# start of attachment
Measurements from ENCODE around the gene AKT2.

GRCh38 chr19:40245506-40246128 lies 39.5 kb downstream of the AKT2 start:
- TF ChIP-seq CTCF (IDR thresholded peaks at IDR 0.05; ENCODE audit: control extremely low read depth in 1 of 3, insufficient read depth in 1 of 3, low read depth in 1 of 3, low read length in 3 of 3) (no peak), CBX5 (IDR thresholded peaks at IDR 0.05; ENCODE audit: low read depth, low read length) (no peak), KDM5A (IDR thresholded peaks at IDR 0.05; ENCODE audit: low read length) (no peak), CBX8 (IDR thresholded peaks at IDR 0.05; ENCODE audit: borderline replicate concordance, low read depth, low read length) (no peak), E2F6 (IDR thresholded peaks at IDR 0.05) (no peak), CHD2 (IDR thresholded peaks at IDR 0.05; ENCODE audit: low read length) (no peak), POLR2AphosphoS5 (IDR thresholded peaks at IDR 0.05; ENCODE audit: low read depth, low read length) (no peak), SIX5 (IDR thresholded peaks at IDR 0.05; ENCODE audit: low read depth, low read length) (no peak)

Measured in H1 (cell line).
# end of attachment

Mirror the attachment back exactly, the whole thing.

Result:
Measurements from ENCODE around the gene AKT2.

GRCh38 chr19:40245506-40246128 lies 39.5 kb downstream of the AKT2 start:
- TF ChIP-seq CTCF (IDR thresholded peaks at IDR 0.05; ENCODE audit: control extremely low read depth in 1 of 3, insufficient read depth in 1 of 3, low read depth in 1 of 3, low read length in 3 of 3) (no peak), CBX5 (IDR thresholded peaks at IDR 0.05; ENCODE audit: low read depth, low read length) (no peak), KDM5A (IDR thresholded peaks at IDR 0.05; ENCODE audit: low read length) (no peak), CBX8 (IDR thresholded peaks at IDR 0.05; ENCODE audit: borderline replicate concordance, low read depth, low read length) (no peak), E2F6 (IDR thresholded peaks at IDR 0.05) (no peak), CHD2 (IDR thresholded peaks at IDR 0.05; ENCODE audit: low read length) (no peak), POLR2AphosphoS5 (IDR thresholded peaks at IDR 0.05; ENCODE audit: low read depth, low read length) (no peak), SIX5 (IDR thresholded peaks at IDR 0.05; ENCODE audit: low read depth, low read length) (no peak)

Measured in H1 (cell line).